In 2000, I was lucky enough to spend six weeks in various parts of Europe. My travel buddy, now answering to the name “husband,” was confused by the fact that, while I’ve never been religious in a traditional sense, I love cathedrals. Nothing less than 100 years old, mind. If it doesn’t have stained glass, flagstones, and flying buttresses, it doesn’t interest me.
My fascination with churches has nothing to do with my personal faith. I’m the type of person more likely to find holiness in mountains and oceans than anything constructed by man. It’s not my own faith that draws me to these structures – it’s the faith of others.
As anyone who’s read Ken Follett’s Pillars of the Earth knows, a cathedral takes years, decades, in some cases generations to construct. It takes the cooperation and labour of hundreds or thousands of people, and the dedication of incredible monetary resources. None of which would be possible without complete and utter devotion to an idea. And whatever your personal perspective on that idea, its result, a cathedral, a place of light and air and beauty, is worthy of reverence.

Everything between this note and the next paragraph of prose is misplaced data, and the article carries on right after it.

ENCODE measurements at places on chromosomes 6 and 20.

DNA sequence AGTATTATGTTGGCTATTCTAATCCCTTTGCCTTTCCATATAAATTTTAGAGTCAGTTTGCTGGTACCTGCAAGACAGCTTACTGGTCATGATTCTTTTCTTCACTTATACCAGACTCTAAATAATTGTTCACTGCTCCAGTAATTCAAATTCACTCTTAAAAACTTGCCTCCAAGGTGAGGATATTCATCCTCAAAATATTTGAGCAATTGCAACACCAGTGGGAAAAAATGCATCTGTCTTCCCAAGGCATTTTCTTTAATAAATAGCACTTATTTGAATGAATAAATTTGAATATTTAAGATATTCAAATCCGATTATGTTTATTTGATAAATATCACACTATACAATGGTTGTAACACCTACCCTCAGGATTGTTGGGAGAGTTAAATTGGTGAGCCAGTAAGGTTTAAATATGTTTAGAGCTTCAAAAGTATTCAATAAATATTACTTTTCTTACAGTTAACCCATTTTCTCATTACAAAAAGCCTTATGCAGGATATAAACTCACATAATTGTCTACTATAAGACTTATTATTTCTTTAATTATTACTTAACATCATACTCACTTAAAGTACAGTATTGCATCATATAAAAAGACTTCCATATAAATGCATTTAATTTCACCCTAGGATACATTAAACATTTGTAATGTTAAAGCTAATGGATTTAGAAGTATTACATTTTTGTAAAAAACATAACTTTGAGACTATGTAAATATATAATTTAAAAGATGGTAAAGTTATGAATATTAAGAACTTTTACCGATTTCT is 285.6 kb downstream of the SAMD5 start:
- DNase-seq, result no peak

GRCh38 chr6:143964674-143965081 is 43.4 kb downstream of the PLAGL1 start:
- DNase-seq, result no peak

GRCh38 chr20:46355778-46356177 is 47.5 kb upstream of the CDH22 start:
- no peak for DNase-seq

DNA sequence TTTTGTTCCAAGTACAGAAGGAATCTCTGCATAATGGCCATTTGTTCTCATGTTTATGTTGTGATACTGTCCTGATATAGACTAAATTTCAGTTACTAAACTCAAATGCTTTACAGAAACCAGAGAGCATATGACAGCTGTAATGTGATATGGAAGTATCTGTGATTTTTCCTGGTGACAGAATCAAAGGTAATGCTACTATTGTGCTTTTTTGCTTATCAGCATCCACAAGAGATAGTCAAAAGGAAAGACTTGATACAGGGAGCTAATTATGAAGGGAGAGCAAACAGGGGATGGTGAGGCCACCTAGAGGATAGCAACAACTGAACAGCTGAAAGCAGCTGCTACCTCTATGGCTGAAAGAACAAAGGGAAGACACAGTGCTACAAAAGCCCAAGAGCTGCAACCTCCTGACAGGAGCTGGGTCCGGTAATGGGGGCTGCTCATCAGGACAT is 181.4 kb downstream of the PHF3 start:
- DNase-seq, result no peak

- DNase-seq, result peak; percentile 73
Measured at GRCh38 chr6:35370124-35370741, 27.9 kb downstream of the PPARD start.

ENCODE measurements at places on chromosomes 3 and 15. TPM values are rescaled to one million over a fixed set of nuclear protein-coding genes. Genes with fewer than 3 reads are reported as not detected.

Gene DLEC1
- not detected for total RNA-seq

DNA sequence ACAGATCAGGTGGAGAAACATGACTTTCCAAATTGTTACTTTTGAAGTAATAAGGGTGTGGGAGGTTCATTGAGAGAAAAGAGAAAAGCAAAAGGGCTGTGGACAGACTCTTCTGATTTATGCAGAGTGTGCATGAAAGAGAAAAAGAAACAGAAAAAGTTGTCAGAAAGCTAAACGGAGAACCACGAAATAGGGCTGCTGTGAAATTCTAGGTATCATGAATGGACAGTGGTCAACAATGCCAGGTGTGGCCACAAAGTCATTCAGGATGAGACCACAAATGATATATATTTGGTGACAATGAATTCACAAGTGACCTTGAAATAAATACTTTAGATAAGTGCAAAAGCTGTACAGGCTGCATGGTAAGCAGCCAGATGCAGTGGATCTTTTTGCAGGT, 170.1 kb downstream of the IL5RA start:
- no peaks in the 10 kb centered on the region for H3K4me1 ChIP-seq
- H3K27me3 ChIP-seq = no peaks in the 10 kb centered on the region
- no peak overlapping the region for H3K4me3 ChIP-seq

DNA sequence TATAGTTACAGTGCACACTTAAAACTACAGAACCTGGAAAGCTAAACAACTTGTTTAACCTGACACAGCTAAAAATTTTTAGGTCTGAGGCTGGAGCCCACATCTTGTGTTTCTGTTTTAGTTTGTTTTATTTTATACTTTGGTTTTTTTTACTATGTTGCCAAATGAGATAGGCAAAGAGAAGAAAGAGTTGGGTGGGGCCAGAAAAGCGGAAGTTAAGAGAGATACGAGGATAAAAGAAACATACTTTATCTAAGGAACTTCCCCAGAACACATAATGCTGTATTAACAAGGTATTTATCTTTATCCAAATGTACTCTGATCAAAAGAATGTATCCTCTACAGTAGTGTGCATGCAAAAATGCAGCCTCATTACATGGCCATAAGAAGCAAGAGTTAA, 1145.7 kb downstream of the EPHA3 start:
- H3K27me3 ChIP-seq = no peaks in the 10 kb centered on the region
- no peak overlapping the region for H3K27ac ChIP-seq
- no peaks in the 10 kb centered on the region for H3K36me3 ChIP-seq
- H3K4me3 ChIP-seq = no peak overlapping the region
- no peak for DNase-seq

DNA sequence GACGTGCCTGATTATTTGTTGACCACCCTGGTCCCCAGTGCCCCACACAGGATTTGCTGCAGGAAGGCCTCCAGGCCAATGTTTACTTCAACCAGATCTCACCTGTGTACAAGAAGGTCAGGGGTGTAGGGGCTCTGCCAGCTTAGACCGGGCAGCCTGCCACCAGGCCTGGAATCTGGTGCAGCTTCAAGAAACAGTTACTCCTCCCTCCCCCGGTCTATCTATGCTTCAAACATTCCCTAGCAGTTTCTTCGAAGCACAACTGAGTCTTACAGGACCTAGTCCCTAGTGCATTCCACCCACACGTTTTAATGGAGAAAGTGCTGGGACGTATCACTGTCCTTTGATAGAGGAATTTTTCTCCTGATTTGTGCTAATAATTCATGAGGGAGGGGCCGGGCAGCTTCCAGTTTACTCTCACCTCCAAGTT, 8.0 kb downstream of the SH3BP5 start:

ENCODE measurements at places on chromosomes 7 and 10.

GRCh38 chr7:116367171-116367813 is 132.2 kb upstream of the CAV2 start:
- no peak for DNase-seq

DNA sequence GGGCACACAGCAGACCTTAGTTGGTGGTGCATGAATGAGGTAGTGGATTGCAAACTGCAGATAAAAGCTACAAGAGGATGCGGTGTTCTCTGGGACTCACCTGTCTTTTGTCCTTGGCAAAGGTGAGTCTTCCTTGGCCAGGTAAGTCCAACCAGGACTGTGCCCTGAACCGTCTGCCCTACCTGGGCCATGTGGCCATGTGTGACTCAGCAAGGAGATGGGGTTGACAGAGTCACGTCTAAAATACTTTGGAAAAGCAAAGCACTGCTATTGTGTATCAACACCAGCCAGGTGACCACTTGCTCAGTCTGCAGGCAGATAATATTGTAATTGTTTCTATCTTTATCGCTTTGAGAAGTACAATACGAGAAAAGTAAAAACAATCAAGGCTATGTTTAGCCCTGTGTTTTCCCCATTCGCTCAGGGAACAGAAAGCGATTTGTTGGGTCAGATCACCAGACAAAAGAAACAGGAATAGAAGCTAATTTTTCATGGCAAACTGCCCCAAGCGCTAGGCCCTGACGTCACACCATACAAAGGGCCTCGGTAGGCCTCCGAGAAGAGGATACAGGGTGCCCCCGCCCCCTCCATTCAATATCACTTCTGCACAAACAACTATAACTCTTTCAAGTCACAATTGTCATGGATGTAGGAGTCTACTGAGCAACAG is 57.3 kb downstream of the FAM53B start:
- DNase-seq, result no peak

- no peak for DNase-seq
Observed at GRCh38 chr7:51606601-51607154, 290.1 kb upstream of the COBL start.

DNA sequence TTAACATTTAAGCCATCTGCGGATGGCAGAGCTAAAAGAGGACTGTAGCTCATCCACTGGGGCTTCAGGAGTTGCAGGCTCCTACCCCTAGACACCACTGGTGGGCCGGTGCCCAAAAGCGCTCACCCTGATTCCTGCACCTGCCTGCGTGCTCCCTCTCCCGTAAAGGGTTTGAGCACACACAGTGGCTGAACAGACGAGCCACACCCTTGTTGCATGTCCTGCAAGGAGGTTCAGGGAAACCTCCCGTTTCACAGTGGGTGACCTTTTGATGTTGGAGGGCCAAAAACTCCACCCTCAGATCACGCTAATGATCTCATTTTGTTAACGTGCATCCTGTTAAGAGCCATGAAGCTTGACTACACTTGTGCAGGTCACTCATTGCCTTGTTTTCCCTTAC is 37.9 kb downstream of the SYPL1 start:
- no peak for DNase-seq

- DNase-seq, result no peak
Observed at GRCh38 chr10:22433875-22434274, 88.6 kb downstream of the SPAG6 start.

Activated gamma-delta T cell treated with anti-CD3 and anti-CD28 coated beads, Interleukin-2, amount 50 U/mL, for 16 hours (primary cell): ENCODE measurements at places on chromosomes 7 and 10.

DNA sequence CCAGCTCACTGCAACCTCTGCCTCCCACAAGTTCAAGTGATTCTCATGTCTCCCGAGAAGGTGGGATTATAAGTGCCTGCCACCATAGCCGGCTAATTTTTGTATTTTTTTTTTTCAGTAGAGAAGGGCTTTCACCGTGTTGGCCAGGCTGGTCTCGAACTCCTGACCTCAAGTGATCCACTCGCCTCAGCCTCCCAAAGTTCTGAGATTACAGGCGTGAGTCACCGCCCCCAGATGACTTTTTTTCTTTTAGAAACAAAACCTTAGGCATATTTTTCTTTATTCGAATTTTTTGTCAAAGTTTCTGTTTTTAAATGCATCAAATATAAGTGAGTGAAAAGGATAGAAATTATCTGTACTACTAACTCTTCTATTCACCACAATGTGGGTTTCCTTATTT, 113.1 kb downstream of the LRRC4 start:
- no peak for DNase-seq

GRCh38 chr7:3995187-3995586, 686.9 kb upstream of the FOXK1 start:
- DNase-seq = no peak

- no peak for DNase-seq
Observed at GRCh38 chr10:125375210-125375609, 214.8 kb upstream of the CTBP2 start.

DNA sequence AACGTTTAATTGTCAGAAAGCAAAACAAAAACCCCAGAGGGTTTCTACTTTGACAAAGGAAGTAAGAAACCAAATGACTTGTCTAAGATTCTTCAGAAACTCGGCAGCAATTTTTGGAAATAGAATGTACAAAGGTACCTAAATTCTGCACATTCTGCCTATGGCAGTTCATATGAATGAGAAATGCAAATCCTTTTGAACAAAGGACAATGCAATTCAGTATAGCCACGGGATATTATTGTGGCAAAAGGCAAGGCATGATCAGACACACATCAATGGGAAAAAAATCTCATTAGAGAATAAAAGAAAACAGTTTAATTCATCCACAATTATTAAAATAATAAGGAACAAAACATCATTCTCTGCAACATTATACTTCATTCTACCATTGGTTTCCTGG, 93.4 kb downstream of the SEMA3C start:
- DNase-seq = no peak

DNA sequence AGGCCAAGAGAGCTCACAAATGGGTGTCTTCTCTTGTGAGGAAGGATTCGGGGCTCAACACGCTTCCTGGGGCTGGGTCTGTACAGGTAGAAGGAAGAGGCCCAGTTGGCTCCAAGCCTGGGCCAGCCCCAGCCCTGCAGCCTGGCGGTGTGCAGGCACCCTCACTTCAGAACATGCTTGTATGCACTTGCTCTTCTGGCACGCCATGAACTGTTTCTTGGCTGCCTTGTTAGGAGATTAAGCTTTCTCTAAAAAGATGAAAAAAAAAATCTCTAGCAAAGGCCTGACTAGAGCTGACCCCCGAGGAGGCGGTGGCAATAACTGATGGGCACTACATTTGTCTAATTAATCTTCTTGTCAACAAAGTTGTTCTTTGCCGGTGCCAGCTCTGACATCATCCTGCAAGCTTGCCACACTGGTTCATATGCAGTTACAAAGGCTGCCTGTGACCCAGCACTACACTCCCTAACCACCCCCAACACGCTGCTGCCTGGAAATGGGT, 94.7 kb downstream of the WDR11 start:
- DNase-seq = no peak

I feel the same way in a cathedral as I feel each October, during the Canadian Breast Cancer Foundation CIBC Run for the Cure.
There’s something incredibly powerful about walking through the streets, surrounded by thousands of strangers united by a common goal. Something about the “I’m running for” signs, pinned to shirts and bearing the names of loved ones, that is utterly heartbreaking and yet profoundly hopeful. Something beautiful. Something holy.
It’s a matter of faith. Faith that, as we did with the Ice Bucket Challenge, we can come together to make a difference.
I’m running for my mother-in-law and my grandmother. Has your family been affected by breast cancer? Do you take part in a fundraiser like Run for the Cure? Share your stories in the comments.